Deodorant and Breast CancerExperiments made by Swiss researchers on mices show that deodorants containing aluminum salts caused tumors. In a study published in the International Journal of Cancer, Oncologist Professor André-Pascal Sappino and Dr. Stefano Mandriota believe that the "indictment against deodorants containing aluminum suspected to be carcinogenic" is significant. They advise consumers to apply the precautionary principle ... Professor Sappino is challenged in the role of aluminum in the surge of breast cancer, and challenged by the rise of breast cancers in very young women and Their location.80% of breast cancers appear right next to the trough of the armpit, upper outer quadrant of the breast, nearest to where antiperspirants are applied. That is to say the place where the epidermis is extremely permeable and where the lymphatic system that drains the mammary gland is...Several studies have revealed the presence of aluminum in the breast tissue ... weak, but has nothing to do there!In 2012, the oncologist published a first study with biologist Stefano Mandriota. It establishes that, in contact in vitro with normal human mammary cells, "aluminum, to our surprise, within a few weeks, disrupts their behavior and makes them take the characteristics of malignant cells": unable to stop multiplying . "This study provoked a certain skepticism, on the grounds that it was limited to an in vitro model," the doctor acknowledged. Two years later, the Brussels Commission considered that the risks were impossible to evaluate. Mammary cells of mices are used, in vitro always, with aluminum salts."Rates 1,000 to 100,000 times lower than those in a deodorant," they say. After a few months, they were injected to different groups of healthy mices, but with a more or less valiant immune system. Result: "In all, we have seen the development of tumors to varying degrees, but sometimes very aggressive, forming metastases. "Aluminum antiperspirants can be a source of long-term exposure to aluminum, it means that women can accumulate large doses in the breast tissue. Among other things, aluminum can cause DNA damage as well as epigenetic effects (changes) that can promote the development of cancer. Aluminum (especially aluminum chloride and aluminum hydrochloride) is also known to interfere with estrogen receptors in breast cancer cells, and estrogen plays a well-known role in breast cancer.In 2005 researchers faced with these results have legitimately raised the possibility of a link with the long-term dermal absorption in this area in the increasing incidence of breast cancer.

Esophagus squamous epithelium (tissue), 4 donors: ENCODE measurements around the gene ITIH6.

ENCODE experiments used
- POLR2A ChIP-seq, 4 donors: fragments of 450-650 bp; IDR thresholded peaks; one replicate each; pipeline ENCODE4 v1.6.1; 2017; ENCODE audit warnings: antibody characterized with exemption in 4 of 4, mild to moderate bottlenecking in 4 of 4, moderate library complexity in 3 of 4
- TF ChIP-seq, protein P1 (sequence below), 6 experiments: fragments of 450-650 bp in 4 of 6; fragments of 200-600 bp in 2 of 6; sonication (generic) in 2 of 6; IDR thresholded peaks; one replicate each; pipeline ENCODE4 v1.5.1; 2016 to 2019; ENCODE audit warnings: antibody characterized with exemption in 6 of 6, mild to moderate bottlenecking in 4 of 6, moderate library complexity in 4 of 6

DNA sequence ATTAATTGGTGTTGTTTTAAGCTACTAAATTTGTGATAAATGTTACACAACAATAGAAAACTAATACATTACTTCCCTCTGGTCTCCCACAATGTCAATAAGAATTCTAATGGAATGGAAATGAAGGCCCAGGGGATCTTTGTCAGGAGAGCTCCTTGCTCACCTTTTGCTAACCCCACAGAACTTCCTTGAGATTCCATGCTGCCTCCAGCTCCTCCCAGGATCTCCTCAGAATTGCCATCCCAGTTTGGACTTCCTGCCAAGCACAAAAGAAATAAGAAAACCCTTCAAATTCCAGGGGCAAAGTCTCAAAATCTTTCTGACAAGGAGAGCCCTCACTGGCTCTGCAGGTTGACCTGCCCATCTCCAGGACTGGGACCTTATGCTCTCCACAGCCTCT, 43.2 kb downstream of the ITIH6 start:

"Given the wide exposure of the human population to antiperspirants, it will be important to establish dermal absorption in the local area of the breast and whether long term low level absorption could play a role in the increasing incidence of breast cancer."In 2013, researchers found increased levels of aluminum in nipple aspirate fluid from women with breast cancer compared to women without the disease. They also detected increased levels of inflammation and oxidative stress.
" … [O]ur results support the possible involvement of aluminum ions in oxidative and inflammatory status perturbations of breast cancer microenvironment, suggesting aluminum accumulation in breast microenvironment as a possible risk factor for oxidative/inflammatory phenotype of breast cells."
The ParabensParabens in deodorants can also be linked to breast cancer.Parabens are preservatives that are found in many antiperspirants and deodorants. These chemicals have estrogenic activity in breast cancer cells, and research published in 2012 found one or more parabens in 99% of the 160 tissue samples taken from 40 mastectomies. A separate search also detected parabens in 18 of the 20 tissue samples from breast tumors. Although a definitive link has not been made, the increasing collection of research invites us to be very cautious.
As of 2011, the French Agency for the Safety of Health Products (Afssaps), now the National Agency for the Safety of Medicines and Health Products (ANSM), recommends that they should not be used on damaged skin and 0.6% concentration in antiperspirants. A rate that is not mentioned on the products. How many of us when shaving our armpits did cut? Can hot waxing be considered as "damaging"? ...